Whether attending a relatively small professional sporting event or a large-scale event such as the World Cup finals, many people fail to appreciate the preparation and the training required to ensure the safety and security of participants and those in attendance. When you consider that the 2012 London Olympics involved 70,000 volunteers, all of which required some kind of training and guidance, this puts the challenges into context. If you also consider the new £1 billion Tottenham Hotspur Football Club stadium, the opening day has been put back on numerous occasions while the club and local authorities perfect safety procedures.
We are not suggesting that all sporting events will attract tens of thousands of people, but even just a few hundred unexpected attendees can be challenging unless training and guidance has been sufficient.
Training In A Nutshell
This is perhaps the best description of training you will ever come by:-
“An educational, informative, skill development process that brings about anticipated performance through a change in comprehension and behaviour.”
We will now take a look at the various elements in more detail, the challenges, difficult situations and the expectations from a legal point of view with regards to accidents and injuries.
Whether you are at the top of the security management tree or a volunteer giving up your time to assist with safety and security at a sporting event, all roles are vital and part of a seamless operation.
Ensuring Management Instructions Are Clear And Concise
This is fairly straightforward, if the management of a sporting venue/event are not clear about their role and that of others, how can they portray this to staff? It is therefore vital that a simple list of goals and tasks are defined from day one.
Why Specific Actions Are Required
The best way to ensure that all parties are singing from the same hymn book is to not only ensure management instructions are clear and concise but state clearly why specific actions are required. If members of staff are able to “buy into the overall occasion” they will understand certain safety procedures, the knock-on impact they can have on other areas – for example something as simple as ensuring parking facilities are managed correctly. Keeping a constant flow of vehicles will help to avoid crowd surges. If not managed correctly, this can lead to bottlenecks and potential crush injuries.
Detailed Instructions On Specific Actions/Roles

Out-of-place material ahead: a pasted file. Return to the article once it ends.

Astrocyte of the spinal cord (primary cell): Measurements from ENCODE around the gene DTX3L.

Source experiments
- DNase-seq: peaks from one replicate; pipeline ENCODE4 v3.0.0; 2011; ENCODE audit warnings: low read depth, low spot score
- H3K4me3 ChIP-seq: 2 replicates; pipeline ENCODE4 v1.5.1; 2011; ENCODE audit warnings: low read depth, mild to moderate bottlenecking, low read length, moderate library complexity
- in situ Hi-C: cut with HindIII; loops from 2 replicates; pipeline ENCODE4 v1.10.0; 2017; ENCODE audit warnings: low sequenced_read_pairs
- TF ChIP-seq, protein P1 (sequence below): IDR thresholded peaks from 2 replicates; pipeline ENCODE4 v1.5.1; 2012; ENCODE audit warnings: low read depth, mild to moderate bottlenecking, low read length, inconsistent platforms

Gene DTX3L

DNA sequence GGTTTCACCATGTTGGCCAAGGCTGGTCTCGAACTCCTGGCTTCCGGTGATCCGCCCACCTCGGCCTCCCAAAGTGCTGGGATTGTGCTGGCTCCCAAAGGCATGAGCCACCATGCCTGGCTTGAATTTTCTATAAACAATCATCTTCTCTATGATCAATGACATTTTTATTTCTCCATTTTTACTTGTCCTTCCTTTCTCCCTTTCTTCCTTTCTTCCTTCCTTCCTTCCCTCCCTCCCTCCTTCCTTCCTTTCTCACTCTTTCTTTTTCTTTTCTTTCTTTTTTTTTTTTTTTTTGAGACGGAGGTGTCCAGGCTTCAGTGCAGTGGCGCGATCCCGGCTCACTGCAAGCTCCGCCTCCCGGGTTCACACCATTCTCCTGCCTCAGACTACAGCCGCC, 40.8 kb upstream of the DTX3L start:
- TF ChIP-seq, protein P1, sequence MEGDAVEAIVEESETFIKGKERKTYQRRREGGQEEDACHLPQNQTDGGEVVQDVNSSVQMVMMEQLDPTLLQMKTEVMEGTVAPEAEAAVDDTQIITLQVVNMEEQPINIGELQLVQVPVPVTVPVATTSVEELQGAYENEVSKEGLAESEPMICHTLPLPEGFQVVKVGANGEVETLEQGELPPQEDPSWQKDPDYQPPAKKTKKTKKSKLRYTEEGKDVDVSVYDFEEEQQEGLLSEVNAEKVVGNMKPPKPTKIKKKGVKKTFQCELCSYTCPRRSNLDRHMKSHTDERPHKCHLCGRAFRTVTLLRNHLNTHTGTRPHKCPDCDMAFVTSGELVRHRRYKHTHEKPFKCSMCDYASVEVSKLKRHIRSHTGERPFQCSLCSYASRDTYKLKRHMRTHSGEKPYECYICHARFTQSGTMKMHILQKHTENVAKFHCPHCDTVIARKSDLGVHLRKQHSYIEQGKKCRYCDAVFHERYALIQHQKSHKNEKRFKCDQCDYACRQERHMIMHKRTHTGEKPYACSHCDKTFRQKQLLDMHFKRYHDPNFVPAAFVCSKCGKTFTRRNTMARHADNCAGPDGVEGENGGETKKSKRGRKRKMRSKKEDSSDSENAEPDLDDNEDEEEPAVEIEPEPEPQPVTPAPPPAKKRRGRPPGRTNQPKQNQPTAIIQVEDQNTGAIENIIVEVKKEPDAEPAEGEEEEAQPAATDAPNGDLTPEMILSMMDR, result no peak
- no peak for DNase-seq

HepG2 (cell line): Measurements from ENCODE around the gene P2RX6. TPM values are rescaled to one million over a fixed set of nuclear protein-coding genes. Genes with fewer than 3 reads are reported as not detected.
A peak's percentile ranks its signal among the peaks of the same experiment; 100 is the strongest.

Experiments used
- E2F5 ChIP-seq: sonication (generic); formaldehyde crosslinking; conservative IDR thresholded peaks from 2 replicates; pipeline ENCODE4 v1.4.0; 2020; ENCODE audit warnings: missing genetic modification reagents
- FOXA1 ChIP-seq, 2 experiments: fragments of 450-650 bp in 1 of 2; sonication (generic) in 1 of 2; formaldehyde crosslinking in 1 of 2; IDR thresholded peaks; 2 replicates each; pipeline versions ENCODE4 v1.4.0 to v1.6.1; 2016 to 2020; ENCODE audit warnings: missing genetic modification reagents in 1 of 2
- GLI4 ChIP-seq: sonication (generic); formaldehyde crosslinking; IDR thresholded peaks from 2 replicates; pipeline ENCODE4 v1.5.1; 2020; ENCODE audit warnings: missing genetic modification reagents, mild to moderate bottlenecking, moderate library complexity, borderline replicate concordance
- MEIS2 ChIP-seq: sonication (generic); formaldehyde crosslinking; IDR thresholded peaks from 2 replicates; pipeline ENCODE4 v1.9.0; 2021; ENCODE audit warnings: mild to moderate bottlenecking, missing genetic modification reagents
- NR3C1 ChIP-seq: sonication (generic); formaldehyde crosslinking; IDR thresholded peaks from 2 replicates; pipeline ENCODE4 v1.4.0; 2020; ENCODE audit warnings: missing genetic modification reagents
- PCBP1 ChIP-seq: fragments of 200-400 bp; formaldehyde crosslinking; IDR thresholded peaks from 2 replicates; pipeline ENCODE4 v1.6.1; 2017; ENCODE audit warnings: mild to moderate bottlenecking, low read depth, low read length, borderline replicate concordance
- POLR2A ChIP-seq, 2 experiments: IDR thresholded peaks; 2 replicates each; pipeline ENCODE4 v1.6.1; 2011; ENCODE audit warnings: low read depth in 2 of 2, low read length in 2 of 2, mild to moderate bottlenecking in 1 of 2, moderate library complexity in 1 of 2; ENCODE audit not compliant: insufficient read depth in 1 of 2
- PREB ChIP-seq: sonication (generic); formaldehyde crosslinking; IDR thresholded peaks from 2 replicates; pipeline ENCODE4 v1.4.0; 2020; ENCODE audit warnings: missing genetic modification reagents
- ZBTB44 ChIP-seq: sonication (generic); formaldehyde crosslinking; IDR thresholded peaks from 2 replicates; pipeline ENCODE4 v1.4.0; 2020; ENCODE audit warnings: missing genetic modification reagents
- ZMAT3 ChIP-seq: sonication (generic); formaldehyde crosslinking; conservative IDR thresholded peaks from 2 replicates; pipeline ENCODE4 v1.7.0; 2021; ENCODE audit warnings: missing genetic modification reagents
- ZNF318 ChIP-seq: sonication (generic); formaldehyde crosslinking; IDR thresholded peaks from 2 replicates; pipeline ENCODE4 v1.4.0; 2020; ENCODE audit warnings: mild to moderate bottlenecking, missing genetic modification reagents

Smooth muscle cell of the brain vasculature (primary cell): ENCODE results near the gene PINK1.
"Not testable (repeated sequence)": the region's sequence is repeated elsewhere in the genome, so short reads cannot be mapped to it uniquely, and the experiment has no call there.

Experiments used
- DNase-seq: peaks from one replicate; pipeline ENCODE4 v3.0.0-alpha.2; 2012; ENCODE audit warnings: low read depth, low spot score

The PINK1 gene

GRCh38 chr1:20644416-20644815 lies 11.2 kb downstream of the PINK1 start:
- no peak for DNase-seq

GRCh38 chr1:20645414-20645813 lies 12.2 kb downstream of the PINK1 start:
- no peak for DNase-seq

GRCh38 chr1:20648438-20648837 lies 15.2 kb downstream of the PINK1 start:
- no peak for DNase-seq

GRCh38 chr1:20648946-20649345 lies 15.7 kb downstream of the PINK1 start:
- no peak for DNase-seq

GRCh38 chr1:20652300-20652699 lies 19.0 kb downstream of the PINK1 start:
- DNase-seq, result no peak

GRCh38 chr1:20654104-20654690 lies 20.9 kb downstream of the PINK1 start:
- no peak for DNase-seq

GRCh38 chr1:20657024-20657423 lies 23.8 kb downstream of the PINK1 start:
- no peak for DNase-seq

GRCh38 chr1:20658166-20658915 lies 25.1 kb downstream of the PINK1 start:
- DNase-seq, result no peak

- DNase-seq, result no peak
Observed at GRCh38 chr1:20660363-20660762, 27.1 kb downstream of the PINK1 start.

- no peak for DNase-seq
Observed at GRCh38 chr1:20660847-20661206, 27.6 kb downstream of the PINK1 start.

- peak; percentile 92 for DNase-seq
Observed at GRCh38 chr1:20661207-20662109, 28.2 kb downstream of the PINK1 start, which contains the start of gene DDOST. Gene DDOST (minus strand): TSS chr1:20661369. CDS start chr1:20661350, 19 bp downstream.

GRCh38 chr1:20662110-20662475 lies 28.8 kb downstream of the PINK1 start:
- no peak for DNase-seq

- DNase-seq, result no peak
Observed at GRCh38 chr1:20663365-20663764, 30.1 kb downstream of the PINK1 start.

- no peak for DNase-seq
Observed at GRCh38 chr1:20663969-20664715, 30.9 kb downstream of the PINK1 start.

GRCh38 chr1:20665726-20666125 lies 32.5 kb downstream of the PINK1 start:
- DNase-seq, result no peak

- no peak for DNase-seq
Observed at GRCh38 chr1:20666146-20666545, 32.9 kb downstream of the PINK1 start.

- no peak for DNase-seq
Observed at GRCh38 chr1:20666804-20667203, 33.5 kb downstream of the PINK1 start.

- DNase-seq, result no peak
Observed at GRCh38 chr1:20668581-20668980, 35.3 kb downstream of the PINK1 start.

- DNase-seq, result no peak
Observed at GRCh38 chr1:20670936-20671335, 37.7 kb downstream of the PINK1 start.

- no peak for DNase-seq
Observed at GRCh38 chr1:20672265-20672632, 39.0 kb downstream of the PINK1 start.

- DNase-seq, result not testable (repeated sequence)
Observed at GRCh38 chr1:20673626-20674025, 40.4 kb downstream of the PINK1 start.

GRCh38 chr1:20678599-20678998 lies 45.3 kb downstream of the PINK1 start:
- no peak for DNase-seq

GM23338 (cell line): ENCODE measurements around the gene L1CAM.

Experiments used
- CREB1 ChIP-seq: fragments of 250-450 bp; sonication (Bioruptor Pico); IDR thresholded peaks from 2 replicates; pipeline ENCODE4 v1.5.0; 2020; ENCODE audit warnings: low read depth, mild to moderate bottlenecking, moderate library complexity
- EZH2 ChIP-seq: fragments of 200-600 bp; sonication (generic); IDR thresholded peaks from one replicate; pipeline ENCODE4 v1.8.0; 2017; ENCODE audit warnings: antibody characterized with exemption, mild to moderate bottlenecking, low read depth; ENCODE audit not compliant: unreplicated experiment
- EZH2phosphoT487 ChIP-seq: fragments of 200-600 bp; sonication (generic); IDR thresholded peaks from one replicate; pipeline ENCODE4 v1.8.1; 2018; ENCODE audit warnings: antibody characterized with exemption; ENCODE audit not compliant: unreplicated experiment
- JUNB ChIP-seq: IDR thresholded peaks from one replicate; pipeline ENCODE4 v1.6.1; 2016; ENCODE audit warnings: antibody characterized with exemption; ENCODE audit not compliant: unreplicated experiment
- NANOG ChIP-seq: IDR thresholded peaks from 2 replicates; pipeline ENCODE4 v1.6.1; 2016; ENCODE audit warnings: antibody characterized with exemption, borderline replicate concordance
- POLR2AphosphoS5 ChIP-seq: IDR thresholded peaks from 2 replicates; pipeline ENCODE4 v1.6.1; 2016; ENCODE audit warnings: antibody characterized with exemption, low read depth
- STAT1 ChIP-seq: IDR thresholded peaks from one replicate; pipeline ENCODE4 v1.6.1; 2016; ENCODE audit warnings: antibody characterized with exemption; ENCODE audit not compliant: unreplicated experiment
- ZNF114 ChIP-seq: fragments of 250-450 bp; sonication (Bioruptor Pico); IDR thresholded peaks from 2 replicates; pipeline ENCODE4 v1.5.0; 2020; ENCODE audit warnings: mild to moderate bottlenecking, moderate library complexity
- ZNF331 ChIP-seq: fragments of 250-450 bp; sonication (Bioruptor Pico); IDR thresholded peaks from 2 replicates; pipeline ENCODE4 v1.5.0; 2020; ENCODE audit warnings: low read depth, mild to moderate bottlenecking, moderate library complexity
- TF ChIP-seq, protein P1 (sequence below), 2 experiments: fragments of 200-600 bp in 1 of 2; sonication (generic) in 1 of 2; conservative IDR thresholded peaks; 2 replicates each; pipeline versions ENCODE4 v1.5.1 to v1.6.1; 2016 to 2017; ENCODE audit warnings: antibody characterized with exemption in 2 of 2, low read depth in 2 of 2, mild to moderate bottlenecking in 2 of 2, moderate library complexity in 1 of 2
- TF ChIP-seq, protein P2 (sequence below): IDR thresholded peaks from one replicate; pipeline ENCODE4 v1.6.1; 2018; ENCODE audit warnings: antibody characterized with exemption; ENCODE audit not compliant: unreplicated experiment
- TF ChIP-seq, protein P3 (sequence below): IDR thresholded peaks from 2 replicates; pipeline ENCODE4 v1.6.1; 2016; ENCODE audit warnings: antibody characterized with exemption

So we have defined management instructions, the specific tasks required and then we move on to the detailed instructions regarding how specific actions/roles should be carried out. This top-down approach depends on all parties communicating in an orderly manner with clear and concise instructions. One weak link in the chain can place staff, crowds and participants in potential danger – it is advisable to avoid simple word-of-mouth instructions with handout written instructions/guidance much more useful.
Guidance for sporting event safety and security highlights three specific areas for training which are:-
- Event security staff/assistants
Over the years we have seen a number of sporting disasters in the UK were a lack of coordination has led to fatalities. In reality, the vast majority of these incidents tend to come down to crowd control which is fairly easy to manage in theory but has many challenges in practice.
Summary Of Specific Roles At Sporting Events
The best managed sporting events make everything look simple, from crowd flow to stadium management, protecting the playing area to evacuation procedures. If you think about it, trying to control a crowd of people who are generally pumped up watching their favourite sporting event, indeed some may be inebriated, can make them extremely volatile and unpredictable.
As we touched on above, the role of a parking attendant at a high profile high attendance sporting event (or even ones with low to moderate crowds) is extremely important. There is evidence to suggest that mismanagement of parking facilities can lead to delays in people arriving at the stadium and potential crowd control issues. This is often the first area in which tickets and passes are checked to limit crowd numbers within legal constraints.
Whether you have attended a high-profile football game, cricket match or any other type of sporting event, you will pass a number of stadium security staff on your way to the ticket turnstiles. This is a subtle but extremely important role, one which includes issues such as securing perimeters, dispersing gathering crowds and verifying ticket credentials.
While this may seem to be one of the simpler activities at large sporting events, it is as important as any other role. It is essential that tickets are checked and valid attendees waved through as quickly as possible. It is also important that those with suspect tickets or other issues are removed from the area as soon as possible for further investigation. Hold-ups at the turnstiles, as we have seen with many sporting disasters, can often lead to uncontrollable crowd surges and potential threat to life.